For years (over 7) I have been shooting with my trusty ole Canon 5D Mark II camera. It was released in September of 2008, and I acquired mine in 2012.
It has been with me nearly the entire time – my first trip to the Southwest, Florida, Maine, Virginia – you name it! Many of the images I took from 2012 to current day have been taken with my trusty 5D Mark II!
In 2013, Sony came out with the first A7r, and I found out that with an adapter, I could use my Canon lens, so I rented it and took some photographs. I wasn’t overly impressed, and so ignored the Sony train.
Then in 2015, Canon released the 5DSr and 5DS line of cameras. As soon as I could rent one, I was renting it. And I have a number of images taken with the 5DSr in 2015 through 2019. But Sony also stepped up their game, and in the same year they also came out with the Sony A7rII. This camera was also a game changer, so much so that I even rented it for my trip to Europe in 2017 and used it exclusively on that trip.
And so since 2015, I found my self renting both the Canon 5DSr and the Sony A7rII, trying to figure out which camera to upgrade my aging Canon 5D Mark II to.
I was ready by 2018 to make the jump to the Canon 5DSr, but then Sony came out with the A7rIII. And I rented it and fell in love with it. Now what to do? So all through 2018 and 2019 I kept renting both cameras, hoping to feel from the Canon 5DSr what I was feeling from using the Sony A7rIII.
Canon Mirrorless? Perhaps This is It?
An then in late 2018, release of the Canon R provided me hope that there would be an upgrade of the now aging Canon 5DSr. And I waited and waited. Just noise of a remake of the high megapixel camera into a mirrorless camera kept my hopes up.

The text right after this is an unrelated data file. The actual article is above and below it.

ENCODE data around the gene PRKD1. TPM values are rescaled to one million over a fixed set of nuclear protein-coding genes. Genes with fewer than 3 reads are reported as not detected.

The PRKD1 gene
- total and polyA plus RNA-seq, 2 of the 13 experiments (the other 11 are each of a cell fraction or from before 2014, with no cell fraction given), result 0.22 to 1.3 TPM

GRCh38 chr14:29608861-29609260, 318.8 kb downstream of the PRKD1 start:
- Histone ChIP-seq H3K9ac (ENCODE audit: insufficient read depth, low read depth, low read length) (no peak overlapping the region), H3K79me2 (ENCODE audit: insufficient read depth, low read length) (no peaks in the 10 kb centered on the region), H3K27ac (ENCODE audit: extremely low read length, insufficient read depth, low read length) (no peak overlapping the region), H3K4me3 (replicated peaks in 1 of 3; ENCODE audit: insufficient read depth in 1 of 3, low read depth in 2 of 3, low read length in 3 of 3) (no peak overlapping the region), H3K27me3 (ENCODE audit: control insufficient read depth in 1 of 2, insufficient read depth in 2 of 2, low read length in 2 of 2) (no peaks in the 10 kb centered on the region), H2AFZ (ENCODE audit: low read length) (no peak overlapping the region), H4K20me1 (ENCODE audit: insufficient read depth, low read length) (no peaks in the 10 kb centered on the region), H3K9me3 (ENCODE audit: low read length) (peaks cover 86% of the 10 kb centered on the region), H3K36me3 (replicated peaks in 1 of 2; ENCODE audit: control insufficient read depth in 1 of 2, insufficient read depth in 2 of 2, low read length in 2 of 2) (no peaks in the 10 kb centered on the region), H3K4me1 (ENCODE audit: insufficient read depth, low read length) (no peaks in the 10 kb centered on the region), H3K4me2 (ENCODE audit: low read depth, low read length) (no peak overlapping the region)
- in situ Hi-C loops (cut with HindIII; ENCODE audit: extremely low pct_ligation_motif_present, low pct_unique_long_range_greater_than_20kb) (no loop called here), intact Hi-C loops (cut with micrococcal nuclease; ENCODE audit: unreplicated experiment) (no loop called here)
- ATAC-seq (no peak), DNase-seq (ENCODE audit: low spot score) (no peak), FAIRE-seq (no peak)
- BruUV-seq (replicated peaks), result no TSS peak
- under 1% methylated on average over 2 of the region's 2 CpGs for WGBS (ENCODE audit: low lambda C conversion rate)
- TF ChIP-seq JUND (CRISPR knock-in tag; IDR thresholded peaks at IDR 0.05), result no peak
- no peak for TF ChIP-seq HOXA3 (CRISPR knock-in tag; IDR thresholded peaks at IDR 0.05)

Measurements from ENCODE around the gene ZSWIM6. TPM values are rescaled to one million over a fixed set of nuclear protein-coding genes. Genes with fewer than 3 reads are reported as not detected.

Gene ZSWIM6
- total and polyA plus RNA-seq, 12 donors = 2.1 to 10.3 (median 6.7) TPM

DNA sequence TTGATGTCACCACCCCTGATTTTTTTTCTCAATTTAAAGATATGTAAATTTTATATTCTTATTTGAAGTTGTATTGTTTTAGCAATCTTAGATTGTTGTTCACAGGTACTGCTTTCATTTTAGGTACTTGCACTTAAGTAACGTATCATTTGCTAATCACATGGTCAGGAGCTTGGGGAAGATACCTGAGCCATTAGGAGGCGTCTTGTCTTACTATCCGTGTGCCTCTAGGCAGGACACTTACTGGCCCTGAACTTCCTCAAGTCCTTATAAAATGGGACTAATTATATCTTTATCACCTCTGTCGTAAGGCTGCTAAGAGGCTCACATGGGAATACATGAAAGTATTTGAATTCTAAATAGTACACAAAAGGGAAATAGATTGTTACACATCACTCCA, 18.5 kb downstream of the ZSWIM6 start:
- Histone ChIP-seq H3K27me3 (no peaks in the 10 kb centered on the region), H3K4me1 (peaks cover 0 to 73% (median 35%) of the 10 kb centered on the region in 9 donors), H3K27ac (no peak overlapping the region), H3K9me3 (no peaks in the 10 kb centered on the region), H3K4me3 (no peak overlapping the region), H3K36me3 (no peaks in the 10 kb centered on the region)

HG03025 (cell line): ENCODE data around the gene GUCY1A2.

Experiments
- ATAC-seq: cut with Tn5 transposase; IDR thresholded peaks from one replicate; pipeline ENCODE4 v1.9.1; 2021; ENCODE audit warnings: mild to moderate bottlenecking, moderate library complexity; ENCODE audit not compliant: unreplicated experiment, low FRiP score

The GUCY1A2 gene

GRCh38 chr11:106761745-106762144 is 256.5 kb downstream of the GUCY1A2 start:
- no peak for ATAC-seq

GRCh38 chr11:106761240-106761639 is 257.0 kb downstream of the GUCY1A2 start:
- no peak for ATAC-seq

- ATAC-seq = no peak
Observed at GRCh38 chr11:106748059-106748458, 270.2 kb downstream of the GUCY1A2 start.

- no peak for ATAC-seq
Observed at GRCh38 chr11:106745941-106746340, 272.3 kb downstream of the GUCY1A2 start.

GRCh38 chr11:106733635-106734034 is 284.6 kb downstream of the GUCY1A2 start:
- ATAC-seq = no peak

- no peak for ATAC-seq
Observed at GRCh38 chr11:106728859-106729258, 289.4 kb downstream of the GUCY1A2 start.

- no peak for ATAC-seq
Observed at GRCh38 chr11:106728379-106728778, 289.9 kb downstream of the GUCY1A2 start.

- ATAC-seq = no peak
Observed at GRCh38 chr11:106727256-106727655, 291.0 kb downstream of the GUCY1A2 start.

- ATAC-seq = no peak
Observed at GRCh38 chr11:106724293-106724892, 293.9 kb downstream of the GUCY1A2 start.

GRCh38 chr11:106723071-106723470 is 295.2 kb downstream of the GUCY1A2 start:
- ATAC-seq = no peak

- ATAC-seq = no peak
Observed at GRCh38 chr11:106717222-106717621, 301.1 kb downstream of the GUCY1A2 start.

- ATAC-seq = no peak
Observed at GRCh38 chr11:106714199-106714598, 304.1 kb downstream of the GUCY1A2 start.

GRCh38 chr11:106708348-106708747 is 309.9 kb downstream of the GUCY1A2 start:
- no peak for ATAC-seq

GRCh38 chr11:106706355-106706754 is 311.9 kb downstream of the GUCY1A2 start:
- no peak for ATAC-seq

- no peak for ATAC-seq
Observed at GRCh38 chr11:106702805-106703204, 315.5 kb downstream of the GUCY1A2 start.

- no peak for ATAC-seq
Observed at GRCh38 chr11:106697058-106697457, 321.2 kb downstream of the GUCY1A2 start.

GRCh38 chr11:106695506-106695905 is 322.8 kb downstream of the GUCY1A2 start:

That was until Sony announced the upcoming Sony A7rIV. And silence from Canon on any possible updates to the 5DSr. I like the 42MP size of the image files from the Sony, and wasn’t all that enamored with jumping to 61MP.
And so in the silence coming from Canon, I finally made my decision. I just picked up my first Sony camera, the A7rIII.
It has all the features I wanted in a camera, not to mention the great dynamic range of the images it produced. I know, a lot of folks moan whenever dynamic range is brought up. But being primarily a landscape photographer, dynamic range is critical. If I can get the scene in one shot rather than having to bracket, then it is worth it as it save me time in post processing and managing my files.
I also picked up the Metabones IV adapter to go along with it. For a while I will continue to use my Canon glass, but I am already making plans for selling my current stable of lens and picking up Sony lens.
I have to admit, as a landscape and travel photographer, the Sony A7 series just makes sense. It seems like the cameras were designed for such uses. And there is excitement around the Sony products, and Sony listens to photographers of all stripes, and you can see it in the evolution of their cameras and lens.
I am excited to begin shooting with my Sony A7rIII camera, and hopefully I can get all some nice imagery to look at so you too can appreciate what this camera can produce. Onward and forward, and keep shooting!